Jack was able to find his family after much searching. For their family, starting over in a worse position was difficult. There was little room. The noise was the hardest thing to take. Every time people talked, the sound would echo. But it was the situation that was the problem, Jack’s mother would remind him, not any one person. She kept that positive attitude even when an illness spread through the lower depths. Eventually, it would cost Jack his entire family. Jack often wondered why he alone survived. He had this haunting thought that his family had been intentionally exposed to the pathogen while he had been separated from them.
Not long after that, with the emptying of certain areas of the city, there was a relaxing of the guard around the tunnel dwellers. At first, those underground only emerged at night … then they ascended in the day. Eventually, they began to claim a little territory of their own in the older part of town. Yet, it was only when a large number of the land dwellers began to move away to other parts of the city that the tension eased. Unfortunately, Jack didn’t see Nora after that one time, and he figured she’d left with the others. He knew he’d always be grateful to her even if he never saw her again. Then, one day, he did see her, and he felt that same way he had that first time. Unfortunately, that was the same day that this horrendous, odd, and inexplicable situation began.
This situation wasn’t entirely a shock to Jack, yet it had never happened before. Jack felt partially responsible in regard to Nora for encouraging her to stand her ground on that roof. Maybe they could have gotten off the roof together. It would have been a risk; she could have fallen. But now, if he had that moment back, he would have taken the chance. If they had made it, they might have both been better off. Given the way things had turned out, it seemed obvious that he should have gone for it. If only he could go back to that moment and change things … if only … But there was no point in his dwelling on that. Nora was still alive; that was what Jack had to focus on. And he had no intention of letting her down.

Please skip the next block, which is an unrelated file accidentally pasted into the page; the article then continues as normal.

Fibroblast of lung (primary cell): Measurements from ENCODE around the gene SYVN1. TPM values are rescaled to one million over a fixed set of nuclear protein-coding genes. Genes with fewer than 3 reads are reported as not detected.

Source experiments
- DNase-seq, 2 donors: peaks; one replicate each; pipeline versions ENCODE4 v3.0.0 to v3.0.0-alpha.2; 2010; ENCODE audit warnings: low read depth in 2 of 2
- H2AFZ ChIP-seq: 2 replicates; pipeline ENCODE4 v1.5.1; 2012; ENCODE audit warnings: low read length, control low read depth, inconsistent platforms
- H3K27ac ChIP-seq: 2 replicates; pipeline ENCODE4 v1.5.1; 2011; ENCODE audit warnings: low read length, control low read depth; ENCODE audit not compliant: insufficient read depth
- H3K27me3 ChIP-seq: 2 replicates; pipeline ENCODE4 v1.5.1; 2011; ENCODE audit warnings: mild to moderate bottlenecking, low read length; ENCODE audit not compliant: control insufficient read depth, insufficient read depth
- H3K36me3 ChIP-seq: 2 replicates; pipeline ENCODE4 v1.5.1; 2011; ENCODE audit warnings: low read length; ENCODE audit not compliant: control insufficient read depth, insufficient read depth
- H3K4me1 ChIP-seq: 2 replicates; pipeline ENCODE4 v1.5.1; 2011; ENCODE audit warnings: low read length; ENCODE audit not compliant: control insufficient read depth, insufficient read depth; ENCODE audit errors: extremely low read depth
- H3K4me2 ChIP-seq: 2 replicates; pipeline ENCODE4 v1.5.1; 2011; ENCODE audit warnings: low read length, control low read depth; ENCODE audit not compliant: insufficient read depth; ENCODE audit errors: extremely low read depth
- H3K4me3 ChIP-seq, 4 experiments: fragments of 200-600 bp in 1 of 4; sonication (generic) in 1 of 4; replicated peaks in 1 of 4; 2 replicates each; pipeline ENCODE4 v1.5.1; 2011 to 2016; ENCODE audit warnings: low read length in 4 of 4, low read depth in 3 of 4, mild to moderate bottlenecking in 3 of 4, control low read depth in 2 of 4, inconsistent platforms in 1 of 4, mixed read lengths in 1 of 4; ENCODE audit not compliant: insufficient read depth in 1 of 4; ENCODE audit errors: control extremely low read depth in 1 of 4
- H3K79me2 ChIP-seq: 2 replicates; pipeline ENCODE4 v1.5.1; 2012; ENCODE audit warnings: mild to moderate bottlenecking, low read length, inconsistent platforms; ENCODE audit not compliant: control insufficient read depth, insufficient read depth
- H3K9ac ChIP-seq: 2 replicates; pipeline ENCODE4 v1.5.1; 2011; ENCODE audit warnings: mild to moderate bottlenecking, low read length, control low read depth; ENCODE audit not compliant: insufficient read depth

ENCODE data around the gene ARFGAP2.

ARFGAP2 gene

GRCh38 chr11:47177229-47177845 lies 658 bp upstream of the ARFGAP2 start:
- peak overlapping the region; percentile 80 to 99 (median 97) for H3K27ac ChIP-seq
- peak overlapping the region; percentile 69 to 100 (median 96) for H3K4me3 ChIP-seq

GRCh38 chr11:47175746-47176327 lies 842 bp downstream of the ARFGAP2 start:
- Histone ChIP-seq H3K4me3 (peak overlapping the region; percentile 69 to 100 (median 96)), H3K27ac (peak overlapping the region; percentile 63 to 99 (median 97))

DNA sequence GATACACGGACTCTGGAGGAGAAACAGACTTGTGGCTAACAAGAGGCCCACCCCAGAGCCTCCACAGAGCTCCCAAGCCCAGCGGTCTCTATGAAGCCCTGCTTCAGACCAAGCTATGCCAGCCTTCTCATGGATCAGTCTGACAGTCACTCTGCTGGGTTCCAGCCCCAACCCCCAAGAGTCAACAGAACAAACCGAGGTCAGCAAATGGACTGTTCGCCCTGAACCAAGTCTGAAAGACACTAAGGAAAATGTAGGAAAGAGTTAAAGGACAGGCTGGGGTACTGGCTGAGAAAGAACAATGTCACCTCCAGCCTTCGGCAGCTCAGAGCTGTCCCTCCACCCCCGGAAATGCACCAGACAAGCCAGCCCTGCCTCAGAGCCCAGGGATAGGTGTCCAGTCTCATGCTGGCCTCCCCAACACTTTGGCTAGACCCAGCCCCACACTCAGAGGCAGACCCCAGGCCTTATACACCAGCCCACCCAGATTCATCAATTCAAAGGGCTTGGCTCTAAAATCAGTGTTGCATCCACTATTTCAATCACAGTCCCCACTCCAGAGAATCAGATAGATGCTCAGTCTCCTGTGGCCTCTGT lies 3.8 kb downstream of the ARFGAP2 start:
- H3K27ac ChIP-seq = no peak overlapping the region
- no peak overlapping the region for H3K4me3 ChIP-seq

Jack knew it would be difficult to get a meeting with one of the mayors. He, therefore, decided it would be best to try to meet with the one from his district. That way, he wouldn’t have to waste time proving who he was and why he was there. Jack skulked along the streets. He wished he could get a taxi to take him there in order to save time, but he couldn’t take that kind of a risk. He also couldn’t risk being seen running through the streets as though someone were chasing him. Jack tried to remind himself that it was night, and it seemed unlikely Nora would be sent out at night. Then again, could Jack really assume anything? What if location were the most important consideration? If the only known window of time were at night, would they postpone? Jack quickened his pace.
When he finally made it to the mayor’s section of the underground, he was forced to wait. It probably didn’t help that he was out of breath, wet, and disheveled. For a moment, Jack worried that the mayor’s attendants were going to lead the mayor out the back to avoid him. Fortunately, this mayor was not easily intimidated and wasn’t about to gain the reputation of being that way. As soon as his last meeting was over, he sent directly for Jack.
“Have a seat, young man.” the mayor directed. “Well, they say your name is Jack Callahan. Now that I see you up close, I believe I’ve seen you around here. Although, I believe that was years ago.”
“My family and I were relocated.” Jack replied.
It took some effort for Jack to avoid having bitterness in his voice. He knew that wouldn’t help.
“Yes, it’s unfortunate that space is a commodity. Of course, it helps that we’ve made strides in moving toward the surface. I stay around here to look after the others.”
More than likely he was afraid of being arrested. After all, no one from the surface was supposed to receive direction from an undergrounder. It was considered enough of a risk to the government of the colony that citizen undergrounders were moving to the surface and trying to blend in. If the government suspected someone in the underground leadership was actually behind the relocation, that person wouldn’t be free for long.